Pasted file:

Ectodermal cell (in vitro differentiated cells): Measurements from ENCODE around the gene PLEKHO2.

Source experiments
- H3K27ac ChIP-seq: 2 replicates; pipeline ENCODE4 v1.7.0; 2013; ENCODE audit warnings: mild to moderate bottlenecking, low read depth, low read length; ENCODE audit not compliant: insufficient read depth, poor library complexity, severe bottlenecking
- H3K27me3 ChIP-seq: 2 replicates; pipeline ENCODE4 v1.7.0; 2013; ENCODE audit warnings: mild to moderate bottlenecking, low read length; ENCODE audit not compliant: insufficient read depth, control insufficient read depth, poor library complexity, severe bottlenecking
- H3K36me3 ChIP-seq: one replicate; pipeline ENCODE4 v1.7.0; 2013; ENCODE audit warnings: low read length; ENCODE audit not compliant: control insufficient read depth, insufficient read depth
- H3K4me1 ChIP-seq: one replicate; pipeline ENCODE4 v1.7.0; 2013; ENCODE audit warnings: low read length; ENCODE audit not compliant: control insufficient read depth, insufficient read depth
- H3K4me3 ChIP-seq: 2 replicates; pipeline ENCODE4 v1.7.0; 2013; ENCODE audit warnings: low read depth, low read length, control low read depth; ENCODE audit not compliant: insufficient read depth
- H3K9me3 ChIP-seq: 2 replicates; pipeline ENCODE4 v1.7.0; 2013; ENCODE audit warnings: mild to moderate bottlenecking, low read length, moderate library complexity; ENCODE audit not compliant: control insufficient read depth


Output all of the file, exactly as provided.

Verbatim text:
Ectodermal cell (in vitro differentiated cells): Measurements from ENCODE around the gene PLEKHO2.

Source experiments
- H3K27ac ChIP-seq: 2 replicates; pipeline ENCODE4 v1.7.0; 2013; ENCODE audit warnings: mild to moderate bottlenecking, low read depth, low read length; ENCODE audit not compliant: insufficient read depth, poor library complexity, severe bottlenecking
- H3K27me3 ChIP-seq: 2 replicates; pipeline ENCODE4 v1.7.0; 2013; ENCODE audit warnings: mild to moderate bottlenecking, low read length; ENCODE audit not compliant: insufficient read depth, control insufficient read depth, poor library complexity, severe bottlenecking
- H3K36me3 ChIP-seq: one replicate; pipeline ENCODE4 v1.7.0; 2013; ENCODE audit warnings: low read length; ENCODE audit not compliant: control insufficient read depth, insufficient read depth
- H3K4me1 ChIP-seq: one replicate; pipeline ENCODE4 v1.7.0; 2013; ENCODE audit warnings: low read length; ENCODE audit not compliant: control insufficient read depth, insufficient read depth
- H3K4me3 ChIP-seq: 2 replicates; pipeline ENCODE4 v1.7.0; 2013; ENCODE audit warnings: low read depth, low read length, control low read depth; ENCODE audit not compliant: insufficient read depth
- H3K9me3 ChIP-seq: 2 replicates; pipeline ENCODE4 v1.7.0; 2013; ENCODE audit warnings: mild to moderate bottlenecking, low read length, moderate library complexity; ENCODE audit not compliant: control insufficient read depth